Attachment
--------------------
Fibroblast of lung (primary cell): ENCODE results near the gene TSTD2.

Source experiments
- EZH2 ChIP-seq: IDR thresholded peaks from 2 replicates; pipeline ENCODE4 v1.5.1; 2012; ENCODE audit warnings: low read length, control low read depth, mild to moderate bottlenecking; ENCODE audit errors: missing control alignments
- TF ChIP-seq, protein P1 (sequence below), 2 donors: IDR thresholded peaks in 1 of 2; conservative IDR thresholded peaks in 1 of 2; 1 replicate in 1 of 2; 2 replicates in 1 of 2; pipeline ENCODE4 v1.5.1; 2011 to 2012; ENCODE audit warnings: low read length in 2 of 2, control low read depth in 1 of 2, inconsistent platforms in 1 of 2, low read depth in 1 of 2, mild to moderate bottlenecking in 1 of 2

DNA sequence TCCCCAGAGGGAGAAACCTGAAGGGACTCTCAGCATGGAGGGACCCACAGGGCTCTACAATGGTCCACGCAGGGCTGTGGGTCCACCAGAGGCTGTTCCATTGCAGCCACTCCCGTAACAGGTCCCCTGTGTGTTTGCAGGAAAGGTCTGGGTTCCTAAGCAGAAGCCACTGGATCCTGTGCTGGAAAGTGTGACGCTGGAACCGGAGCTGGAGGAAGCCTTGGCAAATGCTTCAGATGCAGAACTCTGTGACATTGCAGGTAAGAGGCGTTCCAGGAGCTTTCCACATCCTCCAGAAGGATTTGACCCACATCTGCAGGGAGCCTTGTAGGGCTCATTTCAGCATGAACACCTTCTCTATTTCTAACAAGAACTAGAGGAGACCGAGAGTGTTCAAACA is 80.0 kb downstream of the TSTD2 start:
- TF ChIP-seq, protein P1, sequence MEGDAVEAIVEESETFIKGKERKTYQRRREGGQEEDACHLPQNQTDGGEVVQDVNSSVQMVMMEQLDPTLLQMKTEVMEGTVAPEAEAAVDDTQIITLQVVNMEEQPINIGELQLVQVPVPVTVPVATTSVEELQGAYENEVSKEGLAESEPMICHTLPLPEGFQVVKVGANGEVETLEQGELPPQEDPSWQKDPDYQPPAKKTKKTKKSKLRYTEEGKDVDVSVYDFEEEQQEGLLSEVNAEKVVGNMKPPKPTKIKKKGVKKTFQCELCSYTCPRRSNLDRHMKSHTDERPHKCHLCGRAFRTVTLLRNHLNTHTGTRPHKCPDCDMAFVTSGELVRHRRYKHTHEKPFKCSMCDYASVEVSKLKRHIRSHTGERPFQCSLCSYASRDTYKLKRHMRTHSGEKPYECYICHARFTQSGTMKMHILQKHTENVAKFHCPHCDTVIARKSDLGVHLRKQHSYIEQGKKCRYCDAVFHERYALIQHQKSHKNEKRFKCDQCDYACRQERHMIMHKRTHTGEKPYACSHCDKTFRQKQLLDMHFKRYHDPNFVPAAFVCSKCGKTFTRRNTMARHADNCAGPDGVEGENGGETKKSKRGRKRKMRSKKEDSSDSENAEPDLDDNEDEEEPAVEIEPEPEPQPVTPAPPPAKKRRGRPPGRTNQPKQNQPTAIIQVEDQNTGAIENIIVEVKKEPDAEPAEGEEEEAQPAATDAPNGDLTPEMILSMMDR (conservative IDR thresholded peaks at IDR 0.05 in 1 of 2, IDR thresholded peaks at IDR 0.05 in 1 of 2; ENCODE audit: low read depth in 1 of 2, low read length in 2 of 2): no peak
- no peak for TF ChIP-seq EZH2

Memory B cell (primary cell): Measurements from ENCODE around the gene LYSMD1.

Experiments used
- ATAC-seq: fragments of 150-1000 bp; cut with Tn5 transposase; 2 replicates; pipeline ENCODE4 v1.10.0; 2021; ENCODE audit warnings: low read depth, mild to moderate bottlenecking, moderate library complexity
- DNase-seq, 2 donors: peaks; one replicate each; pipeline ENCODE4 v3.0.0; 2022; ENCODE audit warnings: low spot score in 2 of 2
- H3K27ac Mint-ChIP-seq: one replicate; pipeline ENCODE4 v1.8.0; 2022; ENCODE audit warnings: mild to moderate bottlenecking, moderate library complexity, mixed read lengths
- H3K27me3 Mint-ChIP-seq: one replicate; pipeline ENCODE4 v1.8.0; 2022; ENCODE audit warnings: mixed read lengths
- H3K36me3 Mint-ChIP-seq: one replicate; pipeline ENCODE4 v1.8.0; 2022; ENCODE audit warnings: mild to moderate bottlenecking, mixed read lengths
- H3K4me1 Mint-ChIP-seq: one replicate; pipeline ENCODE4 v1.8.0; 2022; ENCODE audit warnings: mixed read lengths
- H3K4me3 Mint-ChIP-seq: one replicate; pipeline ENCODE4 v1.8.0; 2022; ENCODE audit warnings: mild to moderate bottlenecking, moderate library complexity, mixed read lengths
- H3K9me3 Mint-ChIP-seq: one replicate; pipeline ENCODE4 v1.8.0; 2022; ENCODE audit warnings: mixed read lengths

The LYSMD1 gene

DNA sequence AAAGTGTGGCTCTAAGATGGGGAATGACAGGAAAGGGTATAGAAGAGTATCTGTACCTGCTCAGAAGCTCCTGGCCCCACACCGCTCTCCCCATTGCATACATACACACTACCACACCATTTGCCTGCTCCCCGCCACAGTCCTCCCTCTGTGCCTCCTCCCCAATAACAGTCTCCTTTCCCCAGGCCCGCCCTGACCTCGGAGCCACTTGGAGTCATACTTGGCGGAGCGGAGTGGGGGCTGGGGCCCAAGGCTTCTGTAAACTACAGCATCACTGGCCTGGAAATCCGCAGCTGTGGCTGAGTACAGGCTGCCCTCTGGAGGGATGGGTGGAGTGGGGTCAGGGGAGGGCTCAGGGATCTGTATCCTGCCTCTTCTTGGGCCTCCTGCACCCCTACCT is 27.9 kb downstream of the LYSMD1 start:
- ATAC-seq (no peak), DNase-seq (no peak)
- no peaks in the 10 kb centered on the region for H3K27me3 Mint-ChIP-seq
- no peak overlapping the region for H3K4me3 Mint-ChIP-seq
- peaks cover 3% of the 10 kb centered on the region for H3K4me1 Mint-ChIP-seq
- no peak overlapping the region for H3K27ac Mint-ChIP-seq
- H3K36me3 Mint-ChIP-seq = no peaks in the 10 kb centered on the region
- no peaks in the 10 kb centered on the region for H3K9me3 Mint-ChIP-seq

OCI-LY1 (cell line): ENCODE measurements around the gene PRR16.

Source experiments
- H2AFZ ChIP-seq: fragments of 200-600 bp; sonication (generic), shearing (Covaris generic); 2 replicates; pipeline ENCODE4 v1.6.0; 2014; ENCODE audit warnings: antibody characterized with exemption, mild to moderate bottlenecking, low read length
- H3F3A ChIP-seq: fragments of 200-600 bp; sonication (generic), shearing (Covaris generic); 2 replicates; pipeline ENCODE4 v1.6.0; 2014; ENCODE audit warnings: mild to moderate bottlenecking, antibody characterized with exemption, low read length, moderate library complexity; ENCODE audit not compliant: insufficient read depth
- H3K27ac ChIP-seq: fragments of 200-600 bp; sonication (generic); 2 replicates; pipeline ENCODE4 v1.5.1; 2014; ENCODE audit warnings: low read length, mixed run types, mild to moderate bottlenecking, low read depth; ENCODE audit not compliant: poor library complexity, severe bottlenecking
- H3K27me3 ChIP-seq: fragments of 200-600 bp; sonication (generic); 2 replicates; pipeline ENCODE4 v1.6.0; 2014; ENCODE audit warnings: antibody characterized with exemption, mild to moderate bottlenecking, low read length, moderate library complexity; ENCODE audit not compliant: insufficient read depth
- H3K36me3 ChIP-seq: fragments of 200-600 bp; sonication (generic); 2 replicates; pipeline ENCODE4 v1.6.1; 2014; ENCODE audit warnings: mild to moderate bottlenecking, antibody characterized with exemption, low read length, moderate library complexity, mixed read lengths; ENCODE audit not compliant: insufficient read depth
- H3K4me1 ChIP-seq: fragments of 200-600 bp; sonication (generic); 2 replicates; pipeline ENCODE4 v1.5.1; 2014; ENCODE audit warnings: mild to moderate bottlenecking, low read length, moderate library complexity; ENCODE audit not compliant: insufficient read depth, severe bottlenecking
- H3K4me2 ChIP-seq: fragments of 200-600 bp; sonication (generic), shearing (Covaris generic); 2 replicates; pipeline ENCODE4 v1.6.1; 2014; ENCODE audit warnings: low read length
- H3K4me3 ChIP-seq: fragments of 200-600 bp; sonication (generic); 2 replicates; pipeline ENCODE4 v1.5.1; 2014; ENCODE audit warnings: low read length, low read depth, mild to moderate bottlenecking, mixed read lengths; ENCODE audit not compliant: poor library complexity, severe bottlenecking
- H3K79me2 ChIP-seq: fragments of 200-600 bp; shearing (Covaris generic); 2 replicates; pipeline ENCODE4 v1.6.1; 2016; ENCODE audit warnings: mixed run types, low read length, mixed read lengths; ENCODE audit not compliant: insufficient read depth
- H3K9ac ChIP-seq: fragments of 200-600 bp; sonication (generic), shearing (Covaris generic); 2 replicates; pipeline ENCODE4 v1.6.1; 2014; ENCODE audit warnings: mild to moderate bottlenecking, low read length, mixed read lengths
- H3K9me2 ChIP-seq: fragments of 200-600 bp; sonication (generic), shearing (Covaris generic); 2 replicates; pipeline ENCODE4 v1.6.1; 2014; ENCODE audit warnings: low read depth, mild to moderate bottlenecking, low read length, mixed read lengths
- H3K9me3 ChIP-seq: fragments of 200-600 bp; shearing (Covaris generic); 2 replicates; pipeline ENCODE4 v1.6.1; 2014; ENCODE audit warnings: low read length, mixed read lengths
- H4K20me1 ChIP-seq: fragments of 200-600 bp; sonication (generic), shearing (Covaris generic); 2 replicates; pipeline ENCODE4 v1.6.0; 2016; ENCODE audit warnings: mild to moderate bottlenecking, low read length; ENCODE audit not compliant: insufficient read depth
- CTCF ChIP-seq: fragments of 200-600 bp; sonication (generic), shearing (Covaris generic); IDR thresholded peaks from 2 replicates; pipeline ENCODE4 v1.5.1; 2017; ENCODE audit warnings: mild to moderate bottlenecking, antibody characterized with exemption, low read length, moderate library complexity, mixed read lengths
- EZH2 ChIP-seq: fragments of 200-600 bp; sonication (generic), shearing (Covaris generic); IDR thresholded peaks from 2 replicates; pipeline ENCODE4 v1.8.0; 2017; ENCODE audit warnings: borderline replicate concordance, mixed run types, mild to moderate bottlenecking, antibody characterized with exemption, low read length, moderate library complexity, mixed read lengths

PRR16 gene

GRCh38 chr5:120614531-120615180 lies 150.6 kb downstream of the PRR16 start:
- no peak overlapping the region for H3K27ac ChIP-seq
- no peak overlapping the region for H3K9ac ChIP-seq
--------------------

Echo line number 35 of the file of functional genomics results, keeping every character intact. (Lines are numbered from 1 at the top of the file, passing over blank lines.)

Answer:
- H3K4me2 ChIP-seq: fragments of 200-600 bp; sonication (generic), shearing (Covaris generic); 2 replicates; pipeline ENCODE4 v1.6.1; 2014; ENCODE audit warnings: low read length